In Figure Skating in the Formative Years, historian James R. Hines traces the sport’s long history from its earliest days to the mid-twentieth century, when women helped turn it into the cultural blockbuster that seizes the popular imagination whenever the Winter Olympic Games convene.
Yesterday marked the anniversary of the sport’s dismal nadir as a femme phenomenon. Fierce rivals, Nancy Kerrigan and Tonya Harding had their sights set on 1994’s big skate-off in Lillehammer, Norway. Various members of Harding’s entourage—we use the word ironically—hired a thug who tracked Kerrigan to a rink in Detroit and attempted to lillehammer her knee.
No doubt you can remember where you were when you heard the news. No, wait, what I mean is, you can remember where you wish you were six months later: in a long coma, having missed one of the 1990’s most idiotic media frenzies. Pretty much everything came out of it looking terrible—Kerrigan, Harding, skating, the world media, and the human race. About the only positive was some interesting long-after-the-fact writing on the incident, from Sarah Marshall, for instance, or a Deadspin reminisce that captured the appeal and pathos of Harding and reminded us why Jesse Jackson once said, “Her insides must look like broken glass.”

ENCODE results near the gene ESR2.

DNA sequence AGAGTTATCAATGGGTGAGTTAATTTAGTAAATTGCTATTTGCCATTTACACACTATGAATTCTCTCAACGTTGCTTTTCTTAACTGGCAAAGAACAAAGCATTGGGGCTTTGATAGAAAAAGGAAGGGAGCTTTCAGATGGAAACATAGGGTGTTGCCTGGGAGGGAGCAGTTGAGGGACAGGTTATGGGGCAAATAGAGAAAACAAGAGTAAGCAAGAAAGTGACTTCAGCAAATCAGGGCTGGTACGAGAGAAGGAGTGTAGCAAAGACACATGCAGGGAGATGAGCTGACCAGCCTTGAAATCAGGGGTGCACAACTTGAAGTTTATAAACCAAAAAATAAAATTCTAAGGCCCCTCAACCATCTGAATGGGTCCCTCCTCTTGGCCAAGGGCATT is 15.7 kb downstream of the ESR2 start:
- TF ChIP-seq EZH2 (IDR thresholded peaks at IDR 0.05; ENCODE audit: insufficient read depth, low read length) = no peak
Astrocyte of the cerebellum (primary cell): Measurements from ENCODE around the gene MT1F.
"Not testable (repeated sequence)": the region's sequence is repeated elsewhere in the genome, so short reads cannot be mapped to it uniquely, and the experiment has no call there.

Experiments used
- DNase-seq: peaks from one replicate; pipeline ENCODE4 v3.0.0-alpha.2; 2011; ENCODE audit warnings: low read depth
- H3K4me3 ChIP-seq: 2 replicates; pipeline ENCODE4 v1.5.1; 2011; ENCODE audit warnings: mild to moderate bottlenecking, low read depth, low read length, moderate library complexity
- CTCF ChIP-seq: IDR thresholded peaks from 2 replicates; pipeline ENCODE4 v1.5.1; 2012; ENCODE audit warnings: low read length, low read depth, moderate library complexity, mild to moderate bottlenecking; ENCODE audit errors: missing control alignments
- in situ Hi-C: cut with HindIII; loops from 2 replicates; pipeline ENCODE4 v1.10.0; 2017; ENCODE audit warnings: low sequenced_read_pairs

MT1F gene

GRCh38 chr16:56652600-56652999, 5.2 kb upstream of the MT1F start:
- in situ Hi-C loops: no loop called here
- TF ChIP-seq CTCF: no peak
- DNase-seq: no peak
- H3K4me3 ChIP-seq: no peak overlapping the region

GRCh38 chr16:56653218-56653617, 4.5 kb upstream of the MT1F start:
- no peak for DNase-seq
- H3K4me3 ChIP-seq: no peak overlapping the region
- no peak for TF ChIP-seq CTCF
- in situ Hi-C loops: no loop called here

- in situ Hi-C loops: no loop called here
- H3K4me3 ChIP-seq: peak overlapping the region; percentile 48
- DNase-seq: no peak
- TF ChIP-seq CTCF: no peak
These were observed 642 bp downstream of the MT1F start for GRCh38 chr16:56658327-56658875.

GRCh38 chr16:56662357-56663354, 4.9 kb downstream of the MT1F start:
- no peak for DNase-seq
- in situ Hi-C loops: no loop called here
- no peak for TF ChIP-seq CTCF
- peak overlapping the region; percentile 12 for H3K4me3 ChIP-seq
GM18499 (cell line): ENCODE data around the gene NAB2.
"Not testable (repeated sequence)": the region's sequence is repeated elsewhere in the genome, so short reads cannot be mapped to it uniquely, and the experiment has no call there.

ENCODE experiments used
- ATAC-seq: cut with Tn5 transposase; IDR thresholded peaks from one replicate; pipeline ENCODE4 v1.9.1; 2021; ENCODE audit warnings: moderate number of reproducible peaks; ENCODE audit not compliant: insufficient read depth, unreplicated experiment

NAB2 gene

As often happens when jamokes plan crimes, the scheme went awry. In the blizzard of tawdriness that followed, people went to trial, to jail, and in Harding’s case to lifelong exile from the pro figure skating community. Kerrigan, meanwhile, recovered and won a silver medal, an achievement made even more memorable when a live mic caught her making fun of eventual winner Oksana Baiul and when she skipped the medal ceremony to take part in a parade at Disney World. America nonetheless rewarded her celebrity by letting her host an episode of Saturday Night Live that became legendary for its terribleness, and for Nirvana being the musical guest.